Researchers have unearthed a rare Roman funerary bed 20 feet below the streets of London. It’s the first complete discovery of its kind in Britain, according to a statement from the Museum of London Archaeology (MOLA).
Made from high-quality oak, the 2,000-year-old artifact was found at a construction site near the Holborn Viaduct. Excavations also revealed five rare oak coffins—only three such coffins had previously been found in London—alongside skeletal remains and personal objects. Researchers say the site was used as a Roman cemetery.
“We know the Romans buried their dead alongside roads, outside of urban centers,” says Heather Knight, a project officer at MOLA, in the statement. “So it was no great surprise to discover burials at this site, which during the Roman period would have been located 170 meters [558 feet] west of the city walls and next to [a] major Roman road.”
Even so, the team was stunned by how well-preserved the artifacts were. Because wood deteriorates quickly, finding wooden items in such pristine condition is unusual. “Roman wooden furniture only survives under exceptional circumstances,” Michael Marshall, a MOLA finds specialist, tells CNN’s Zara Khan.
The site is located on the banks of the River Fleet, and the trove of artifacts has remained well-preserved thanks to the river’s damp mud. The funerary bed’s impressive design details have survived, such as its carved feet and small wooden pegs that held the sections together.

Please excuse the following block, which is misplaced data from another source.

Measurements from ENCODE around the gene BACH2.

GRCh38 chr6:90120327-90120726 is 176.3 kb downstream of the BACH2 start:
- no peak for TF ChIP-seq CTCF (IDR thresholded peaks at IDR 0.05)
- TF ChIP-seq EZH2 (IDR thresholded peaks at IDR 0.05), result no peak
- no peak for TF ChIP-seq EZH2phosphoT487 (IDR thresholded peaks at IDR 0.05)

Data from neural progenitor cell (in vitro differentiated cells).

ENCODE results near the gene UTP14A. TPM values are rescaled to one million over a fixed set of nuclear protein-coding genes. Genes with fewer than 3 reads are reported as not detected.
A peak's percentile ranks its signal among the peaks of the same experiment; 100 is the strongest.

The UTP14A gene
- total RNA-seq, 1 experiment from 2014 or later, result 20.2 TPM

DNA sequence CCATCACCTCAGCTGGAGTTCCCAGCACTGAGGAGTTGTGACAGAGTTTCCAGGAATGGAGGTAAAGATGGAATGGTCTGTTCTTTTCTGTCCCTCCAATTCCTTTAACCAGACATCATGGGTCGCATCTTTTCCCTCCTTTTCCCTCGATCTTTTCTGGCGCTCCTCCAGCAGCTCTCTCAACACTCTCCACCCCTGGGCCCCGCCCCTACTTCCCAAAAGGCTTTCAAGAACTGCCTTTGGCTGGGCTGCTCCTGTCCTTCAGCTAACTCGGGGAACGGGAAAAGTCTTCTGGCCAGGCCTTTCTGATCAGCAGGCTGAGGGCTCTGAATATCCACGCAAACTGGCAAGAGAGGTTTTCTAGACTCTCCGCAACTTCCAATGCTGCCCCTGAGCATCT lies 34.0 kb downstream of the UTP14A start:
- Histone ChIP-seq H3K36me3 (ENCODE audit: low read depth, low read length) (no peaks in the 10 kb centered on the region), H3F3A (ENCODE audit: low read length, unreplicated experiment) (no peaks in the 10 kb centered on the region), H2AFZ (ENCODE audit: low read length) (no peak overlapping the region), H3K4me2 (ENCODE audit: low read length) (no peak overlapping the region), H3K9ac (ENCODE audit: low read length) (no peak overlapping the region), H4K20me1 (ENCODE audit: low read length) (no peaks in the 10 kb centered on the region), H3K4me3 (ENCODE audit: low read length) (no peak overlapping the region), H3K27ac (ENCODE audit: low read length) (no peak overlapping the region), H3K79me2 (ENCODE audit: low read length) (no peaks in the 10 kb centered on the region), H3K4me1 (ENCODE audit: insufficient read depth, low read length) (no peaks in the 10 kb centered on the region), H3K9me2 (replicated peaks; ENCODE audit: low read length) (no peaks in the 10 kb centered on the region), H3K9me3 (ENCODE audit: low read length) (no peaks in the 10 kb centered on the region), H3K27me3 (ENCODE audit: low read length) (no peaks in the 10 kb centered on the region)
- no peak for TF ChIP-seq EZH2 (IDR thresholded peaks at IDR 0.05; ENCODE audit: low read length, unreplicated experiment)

Archaeologists say the bed may have been used to carry the deceased to the grave. It appears to have been disassembled before burial—giving “IKEA a run for its money,” as Euronews’ Theo Farrant writes.
“It’s been quite carefully taken apart and stashed, almost like flat-packed furniture for the next life,” Marshall tells the Guardian’s Esther Addley.
The bed was buried alongside an upper-class Roman man in his late 20s or early 30s, potentially so he could use it in the afterlife. The team points to other Roman-era tombstones with carvings depicting the deceased “reclining on a couch or bed and eating as if they were alive.”
But while descriptions and images of the practice had been known, archaeologists hadn’t previously encountered examples of it. “That’s something that there is no previous evidence for from Britain,” adds Marshall.
Other discoveries include a glass vial, beaded jewelry and a lamp with an image of a defeated gladiator. Researchers also unearthed chalk floors and timber-lined wells, suggesting a tanning workshop in the 1200s.
The site appears to have been reused as a cemetery in the 16th century. In 1666, the Great Fire of London created a blank slate for the construction of new houses and shops, which were ultimately replaced by Victorian warehouses.
Soon, the area will house new luxury office buildings for the law firm Hogan Lovells, which hopes to put some of the artifacts on display.
“We are fascinated to learn we are part of this significant archaeological discovery on the site of our new London office,” says Penny Angell, the firm’s U.K. managing partner, in the statement. “We are looking forward to seeing what new stories emerge about life here on this historical site.”